By Will Jonsson
Nearing my graduation, I find myself back in the territory of writing personal statements: something I thought I was done with after getting admitted into my degree program here at UWB. With every personal statement I have written, I have contemplated how non-specific the prompts can be. Tactfully telling someone why they should want you to be a part of their program as much as you want to join it is an art.
I tend to write my personal statements in phases. In the first phase I try to think of the answers to six basic questions that help me create my own, more detailed, prompt: Why do I want to join this program? What significant events in my life have brought me to this goal? What do I plan to do after I’m finished with the program? What qualities are the reviewing board looking for in successful applicants? How do I see myself fulfilling those qualities? Where do I see myself falling short of being a perfect applicant?
After I’ve written down my answers to those questions, I look for ways to turn them into a coherent story. The story doesn’t necessarily have to be in chronological order—in fact, it rarely is—but it should smoothly progress from one thought to the next. I try to think of think of examples from my life that define who I am, reflect my personality, and address more than one of my initial questions. This is helpful because it gives me the chance to more fully explain a significant event in my life, and it keeps the personal statement from turning into a list of facts.
In the third phase, I write out my rough draft. This is more like a guided free-write where the basic ideas have been outlined, but I’m just telling the story as naturally as I possibly can. This step almost always results in repetitive language, fragmented thoughts, and tons of run-on sentences.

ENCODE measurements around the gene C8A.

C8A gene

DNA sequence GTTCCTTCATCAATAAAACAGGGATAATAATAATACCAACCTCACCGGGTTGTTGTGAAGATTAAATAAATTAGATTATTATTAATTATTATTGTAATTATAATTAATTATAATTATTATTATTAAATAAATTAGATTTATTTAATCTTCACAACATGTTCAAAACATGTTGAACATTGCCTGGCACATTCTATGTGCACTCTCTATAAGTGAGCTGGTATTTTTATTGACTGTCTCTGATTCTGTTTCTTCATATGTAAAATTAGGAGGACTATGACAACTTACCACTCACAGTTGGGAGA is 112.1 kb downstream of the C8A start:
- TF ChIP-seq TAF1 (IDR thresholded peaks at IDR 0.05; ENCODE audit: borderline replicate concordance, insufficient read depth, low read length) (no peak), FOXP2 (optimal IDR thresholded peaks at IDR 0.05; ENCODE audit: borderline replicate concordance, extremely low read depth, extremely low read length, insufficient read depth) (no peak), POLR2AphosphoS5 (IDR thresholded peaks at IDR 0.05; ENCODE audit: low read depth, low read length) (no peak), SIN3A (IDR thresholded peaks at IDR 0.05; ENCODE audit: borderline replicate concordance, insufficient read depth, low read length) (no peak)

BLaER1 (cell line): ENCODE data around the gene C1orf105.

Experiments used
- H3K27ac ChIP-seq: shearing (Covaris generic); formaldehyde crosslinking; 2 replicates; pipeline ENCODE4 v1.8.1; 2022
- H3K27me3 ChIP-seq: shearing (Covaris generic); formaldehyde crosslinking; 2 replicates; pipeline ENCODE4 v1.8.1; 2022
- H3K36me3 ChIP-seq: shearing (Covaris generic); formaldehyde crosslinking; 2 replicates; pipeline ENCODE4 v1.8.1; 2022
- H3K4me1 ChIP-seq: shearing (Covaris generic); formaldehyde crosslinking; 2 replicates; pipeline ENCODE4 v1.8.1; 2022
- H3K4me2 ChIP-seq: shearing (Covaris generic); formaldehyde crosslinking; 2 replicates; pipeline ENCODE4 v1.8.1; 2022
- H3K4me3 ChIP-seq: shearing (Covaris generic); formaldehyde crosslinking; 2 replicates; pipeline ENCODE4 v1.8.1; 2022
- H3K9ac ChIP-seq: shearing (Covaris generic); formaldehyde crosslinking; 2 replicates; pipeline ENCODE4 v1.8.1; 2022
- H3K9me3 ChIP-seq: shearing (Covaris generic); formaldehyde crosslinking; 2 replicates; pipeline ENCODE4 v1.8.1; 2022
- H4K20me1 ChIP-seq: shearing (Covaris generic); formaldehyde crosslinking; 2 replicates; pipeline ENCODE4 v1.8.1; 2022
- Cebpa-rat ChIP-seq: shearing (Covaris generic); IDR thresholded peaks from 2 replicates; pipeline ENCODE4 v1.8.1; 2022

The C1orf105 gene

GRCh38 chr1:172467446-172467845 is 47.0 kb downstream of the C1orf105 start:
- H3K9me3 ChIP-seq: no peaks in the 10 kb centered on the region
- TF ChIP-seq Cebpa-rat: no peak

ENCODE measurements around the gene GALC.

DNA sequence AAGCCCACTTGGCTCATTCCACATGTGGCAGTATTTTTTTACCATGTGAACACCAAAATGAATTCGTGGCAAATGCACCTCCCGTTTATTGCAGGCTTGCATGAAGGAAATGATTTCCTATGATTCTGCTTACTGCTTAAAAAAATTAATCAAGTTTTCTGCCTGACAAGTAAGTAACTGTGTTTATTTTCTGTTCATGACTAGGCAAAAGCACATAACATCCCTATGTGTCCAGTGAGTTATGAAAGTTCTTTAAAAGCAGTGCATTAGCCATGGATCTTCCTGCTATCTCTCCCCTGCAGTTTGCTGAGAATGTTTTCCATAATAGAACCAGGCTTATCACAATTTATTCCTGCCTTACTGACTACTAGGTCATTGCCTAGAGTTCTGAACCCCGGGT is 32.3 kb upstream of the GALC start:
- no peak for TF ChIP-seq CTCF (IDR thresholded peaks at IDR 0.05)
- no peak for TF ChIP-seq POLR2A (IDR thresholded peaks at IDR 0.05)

After the first rough draft, I switch to a cycle of revision, self-review and rewriting where I basically tear apart my own writing and reassemble the essay from the tatters. After I’ve finished my second or third rewrite I turn the personal statement over to someone else for peer review. I find it’s important to pick a reviewer who can be objective, and can provide a professional perspective.
Then I make some very selective revisions based on my reviewer’s notes and comments. While I will rarely use all of the suggestions, I try to make sure I take notes as to why I’ve chosen not to use them. This is helpful for the second round of peer review, which I try to do with the same person, where we discuss the changes I’ve made and we try to make a final draft.
This is, by far, a more complicated writing process than I use for most of my collegiate writing, but personal statements can be far more important than most other forms of writing.
They can be powerful tools for promoting an average application to the top of the interview pool.
We all eventually find the method that works best for ourselves. I just hope sharing my process helps you define your own.